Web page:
LATEST GE ADDITIVE NEWS
I’m reading a piece from GE talking about emissions, and began thinking about 3D printing and emissions in general.
Additive manufacturing is industrializing, but what does that mean?
Aviation is gaining another additive manufacturing installation.
Milestones are mounting in additive manufacturing, with production parts hitting new highs.
There is no doubt GE is serious about 3D metal printing.
Last week GE announced they’ve completed an actual test of their long-awaited new turboprop engine.
I thought I misread the press release, when it said GE Additive has developed a binder jet 3D printer.
At Formnext we were able to take a good look at GE’s mysterious Atlas project.
Everyone knows GE is extremely interested in 3D printing, but there’s yet another way they’re making a lot of money with the technology.
GE is deep into 3D metal printing, as readers know, but now we can get a glimpse of what’s going on inside their workshops.
GE is now leveraging its assets to promote 3D metal printing.
GE hinted at a new, large 3D print technology they’ve been developing called “ATLAS”.
MORE ABOUT GE ADDITIVE MANUFACTURING
GE Additive Manufacturing features some of the most advanced additive technologies available, machines and 3D printers from Arcam EBM and Concept Laser enable customers to grow products quickly and precisely. And since they’re capable of achieving high levels of accuracy, even print intricate shapes and geometries, these industrial 3D printing machines open up new design possibilities across a multitude of applications.
EBM (Electron Beam Melting) 3D machines from Arcam EBM create dimensionally accurate parts quickly and efficiently by utilizing a high-power electron beam for high melting capacity and productivity. The Arcam EBM process takes place in vacuum and at high temperature, resulting in stress-relieved components with material properties better than cast and comparable to wrought material.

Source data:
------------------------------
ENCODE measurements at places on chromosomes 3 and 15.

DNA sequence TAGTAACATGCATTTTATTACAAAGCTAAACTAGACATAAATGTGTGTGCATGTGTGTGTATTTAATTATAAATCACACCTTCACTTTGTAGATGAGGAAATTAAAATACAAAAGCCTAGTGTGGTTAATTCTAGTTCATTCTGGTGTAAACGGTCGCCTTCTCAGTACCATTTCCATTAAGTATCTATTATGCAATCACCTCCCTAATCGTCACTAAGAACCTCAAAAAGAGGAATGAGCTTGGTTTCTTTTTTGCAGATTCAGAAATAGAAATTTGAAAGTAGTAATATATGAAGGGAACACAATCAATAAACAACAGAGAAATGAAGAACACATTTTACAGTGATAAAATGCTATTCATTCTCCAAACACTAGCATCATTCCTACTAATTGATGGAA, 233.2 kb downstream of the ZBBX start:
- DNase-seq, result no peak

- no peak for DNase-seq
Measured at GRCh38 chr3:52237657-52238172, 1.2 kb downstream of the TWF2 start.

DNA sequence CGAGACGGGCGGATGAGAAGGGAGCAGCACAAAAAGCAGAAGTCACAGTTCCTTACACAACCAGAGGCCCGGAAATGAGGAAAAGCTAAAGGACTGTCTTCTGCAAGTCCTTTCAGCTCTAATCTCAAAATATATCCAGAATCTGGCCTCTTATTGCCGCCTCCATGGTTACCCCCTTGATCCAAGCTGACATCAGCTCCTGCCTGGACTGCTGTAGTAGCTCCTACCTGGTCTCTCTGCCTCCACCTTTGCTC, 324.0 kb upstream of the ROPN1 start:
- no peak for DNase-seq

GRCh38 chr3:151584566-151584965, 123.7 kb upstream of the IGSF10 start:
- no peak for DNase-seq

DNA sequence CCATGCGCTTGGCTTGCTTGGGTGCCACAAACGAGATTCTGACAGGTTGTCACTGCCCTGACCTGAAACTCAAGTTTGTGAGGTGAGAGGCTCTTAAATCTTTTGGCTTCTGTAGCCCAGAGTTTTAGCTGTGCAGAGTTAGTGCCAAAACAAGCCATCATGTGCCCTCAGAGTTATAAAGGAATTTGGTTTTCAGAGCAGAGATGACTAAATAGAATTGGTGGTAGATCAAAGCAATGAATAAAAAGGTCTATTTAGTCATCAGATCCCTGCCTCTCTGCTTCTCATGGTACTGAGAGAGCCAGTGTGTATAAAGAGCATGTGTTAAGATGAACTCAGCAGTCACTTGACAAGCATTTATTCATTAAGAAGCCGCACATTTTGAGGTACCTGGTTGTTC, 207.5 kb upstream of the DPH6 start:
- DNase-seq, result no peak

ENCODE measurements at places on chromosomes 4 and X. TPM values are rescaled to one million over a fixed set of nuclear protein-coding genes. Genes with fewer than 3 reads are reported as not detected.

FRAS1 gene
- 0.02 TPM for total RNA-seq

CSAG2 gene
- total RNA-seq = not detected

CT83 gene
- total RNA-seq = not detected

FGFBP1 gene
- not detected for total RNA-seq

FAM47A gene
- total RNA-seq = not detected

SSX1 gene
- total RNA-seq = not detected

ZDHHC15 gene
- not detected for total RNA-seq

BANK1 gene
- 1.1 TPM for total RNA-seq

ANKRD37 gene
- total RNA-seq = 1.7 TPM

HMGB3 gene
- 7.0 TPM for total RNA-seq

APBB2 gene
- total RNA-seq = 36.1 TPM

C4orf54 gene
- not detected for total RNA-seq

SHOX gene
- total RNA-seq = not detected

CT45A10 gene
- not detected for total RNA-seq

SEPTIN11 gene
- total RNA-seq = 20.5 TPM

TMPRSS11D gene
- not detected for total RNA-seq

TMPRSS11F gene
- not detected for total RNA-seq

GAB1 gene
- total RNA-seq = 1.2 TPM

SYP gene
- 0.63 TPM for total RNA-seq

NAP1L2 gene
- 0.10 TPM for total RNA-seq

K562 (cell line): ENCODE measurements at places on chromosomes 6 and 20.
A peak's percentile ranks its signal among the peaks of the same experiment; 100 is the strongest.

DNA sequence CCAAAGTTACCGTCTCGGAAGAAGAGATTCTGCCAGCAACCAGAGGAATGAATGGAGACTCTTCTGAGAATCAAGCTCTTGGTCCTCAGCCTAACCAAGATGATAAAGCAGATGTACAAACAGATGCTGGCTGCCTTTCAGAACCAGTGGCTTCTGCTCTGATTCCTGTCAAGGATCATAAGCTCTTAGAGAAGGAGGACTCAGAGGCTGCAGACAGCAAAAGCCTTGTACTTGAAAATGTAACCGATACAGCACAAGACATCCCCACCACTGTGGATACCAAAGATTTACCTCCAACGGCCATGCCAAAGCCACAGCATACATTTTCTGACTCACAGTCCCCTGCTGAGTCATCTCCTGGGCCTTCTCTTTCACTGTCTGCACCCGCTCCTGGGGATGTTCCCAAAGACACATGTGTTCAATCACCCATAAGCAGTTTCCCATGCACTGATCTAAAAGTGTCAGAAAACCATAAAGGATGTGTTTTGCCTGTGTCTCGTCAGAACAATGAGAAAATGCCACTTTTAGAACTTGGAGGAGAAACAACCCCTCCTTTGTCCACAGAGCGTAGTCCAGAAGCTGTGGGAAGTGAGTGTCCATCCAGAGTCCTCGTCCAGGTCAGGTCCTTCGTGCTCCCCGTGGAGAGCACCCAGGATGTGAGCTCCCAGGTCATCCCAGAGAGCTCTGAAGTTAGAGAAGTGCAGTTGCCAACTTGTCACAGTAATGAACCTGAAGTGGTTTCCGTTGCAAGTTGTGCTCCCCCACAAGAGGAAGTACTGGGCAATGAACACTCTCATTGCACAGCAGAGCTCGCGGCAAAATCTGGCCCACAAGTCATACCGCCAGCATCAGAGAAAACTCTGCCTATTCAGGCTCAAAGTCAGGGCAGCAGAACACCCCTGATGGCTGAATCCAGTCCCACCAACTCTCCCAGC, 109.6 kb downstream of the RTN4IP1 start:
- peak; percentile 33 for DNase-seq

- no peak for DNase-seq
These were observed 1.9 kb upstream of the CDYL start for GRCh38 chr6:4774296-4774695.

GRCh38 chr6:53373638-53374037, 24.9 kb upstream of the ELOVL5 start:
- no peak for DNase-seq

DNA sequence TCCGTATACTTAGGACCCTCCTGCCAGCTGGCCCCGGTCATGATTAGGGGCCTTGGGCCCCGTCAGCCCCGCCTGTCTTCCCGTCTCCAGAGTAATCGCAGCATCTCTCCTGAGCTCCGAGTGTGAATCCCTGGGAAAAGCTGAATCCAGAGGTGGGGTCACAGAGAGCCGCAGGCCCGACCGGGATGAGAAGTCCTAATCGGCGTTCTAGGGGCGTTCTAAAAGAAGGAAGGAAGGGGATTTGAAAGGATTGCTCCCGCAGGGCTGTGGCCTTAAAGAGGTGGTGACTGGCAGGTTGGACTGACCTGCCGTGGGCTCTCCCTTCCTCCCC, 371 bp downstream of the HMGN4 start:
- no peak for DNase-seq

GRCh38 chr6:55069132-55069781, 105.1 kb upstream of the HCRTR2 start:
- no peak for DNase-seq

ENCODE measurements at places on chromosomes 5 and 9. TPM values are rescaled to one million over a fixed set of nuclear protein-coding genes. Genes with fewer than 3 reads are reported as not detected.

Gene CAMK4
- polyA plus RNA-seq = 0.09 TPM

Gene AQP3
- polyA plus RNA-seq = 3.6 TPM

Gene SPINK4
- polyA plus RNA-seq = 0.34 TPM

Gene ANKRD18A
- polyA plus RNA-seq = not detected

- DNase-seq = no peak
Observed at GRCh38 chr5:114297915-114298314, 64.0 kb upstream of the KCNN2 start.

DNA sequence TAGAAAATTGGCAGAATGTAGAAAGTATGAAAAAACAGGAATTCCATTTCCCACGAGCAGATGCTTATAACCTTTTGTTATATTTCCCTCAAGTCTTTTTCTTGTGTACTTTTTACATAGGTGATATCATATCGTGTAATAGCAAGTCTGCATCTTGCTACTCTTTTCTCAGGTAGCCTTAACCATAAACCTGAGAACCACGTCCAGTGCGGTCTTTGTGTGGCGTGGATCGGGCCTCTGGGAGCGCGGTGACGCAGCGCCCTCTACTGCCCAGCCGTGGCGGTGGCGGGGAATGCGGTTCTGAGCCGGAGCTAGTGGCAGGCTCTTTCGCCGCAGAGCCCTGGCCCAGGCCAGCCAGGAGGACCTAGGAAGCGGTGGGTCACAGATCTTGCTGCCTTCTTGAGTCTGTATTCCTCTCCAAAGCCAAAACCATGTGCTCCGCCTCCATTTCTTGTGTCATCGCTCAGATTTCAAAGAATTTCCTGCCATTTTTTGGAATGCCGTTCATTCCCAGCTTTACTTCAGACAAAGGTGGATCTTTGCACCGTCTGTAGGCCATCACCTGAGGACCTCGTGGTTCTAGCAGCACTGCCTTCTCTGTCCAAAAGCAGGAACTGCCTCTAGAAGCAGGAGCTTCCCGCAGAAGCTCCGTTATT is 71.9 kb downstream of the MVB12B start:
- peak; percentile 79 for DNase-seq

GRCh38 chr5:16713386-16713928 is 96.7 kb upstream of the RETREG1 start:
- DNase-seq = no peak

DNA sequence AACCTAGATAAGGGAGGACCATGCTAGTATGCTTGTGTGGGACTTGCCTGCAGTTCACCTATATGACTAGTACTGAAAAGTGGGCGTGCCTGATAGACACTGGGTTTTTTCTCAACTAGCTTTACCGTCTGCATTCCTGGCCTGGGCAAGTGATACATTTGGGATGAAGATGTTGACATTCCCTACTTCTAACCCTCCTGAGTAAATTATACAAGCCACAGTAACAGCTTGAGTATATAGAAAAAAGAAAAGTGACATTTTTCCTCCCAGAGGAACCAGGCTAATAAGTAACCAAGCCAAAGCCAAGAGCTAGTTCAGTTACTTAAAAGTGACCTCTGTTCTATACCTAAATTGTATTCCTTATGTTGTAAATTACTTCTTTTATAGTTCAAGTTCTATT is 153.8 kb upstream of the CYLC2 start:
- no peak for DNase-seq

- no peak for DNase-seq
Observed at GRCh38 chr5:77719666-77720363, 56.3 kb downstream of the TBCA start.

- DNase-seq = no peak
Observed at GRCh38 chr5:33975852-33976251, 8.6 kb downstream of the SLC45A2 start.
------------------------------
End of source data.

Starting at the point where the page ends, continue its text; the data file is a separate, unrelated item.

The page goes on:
As a cost-efficient solution to produce orthopedic implants and aerospace applications for 3D printing, the electron beam melting process has the ability to produce a new generation of 3D and additive innovation. This leading-edge technology, offers freedom in design, excellent material properties, and stacking capabilities. When you combine these advantages with the elimination of heat treatment, and wire cutting, businesses will see an increase in productivity, when adopting EBM technology.
An application using EBM 3D machines was with HRE Wheels where GE Additive unveiled the first titanium wheel created using EBM technology. Known as “HRE3D+”, this new prototype wheel shows what the future of wheel technology will bring and how advanced materials like titanium can be harnessed to create complex 3D designs.
Other industry applications for EBM 3D machines are: brackets for aerospace, hip caps for orthopedic industry. Both applications were produced in titanium. EBM technology offers greater freedom of design, through fewer supports, and higher volume builds thanks to tightly stacking parts. A combination that allows for the manufacture of complex and detailed orthopedic implants.
Aerospace is an innovative industry and engineers are always searching for ways to make parts lighter, faster, and more efficient. The EBM 3D process allows companies in the Aerospace Industry to produce light-weight components and also allows companies to additively 3D manufacture with crack prone materials.
GE Additive also has direct metal laser melting (DMLM) 3D machines. DMLM metal machines from Concept Laser use lasers to melt layers of fine metal powder and create complex geometries with incredible precision directly from a CAD file. GE Additive have several different machine sizes, including the largest powder-bed metal additive system in the world. All are available to meet the needs of any industry. Innovative features, including the patented LaserCUSING technology, set these 3D machines apart.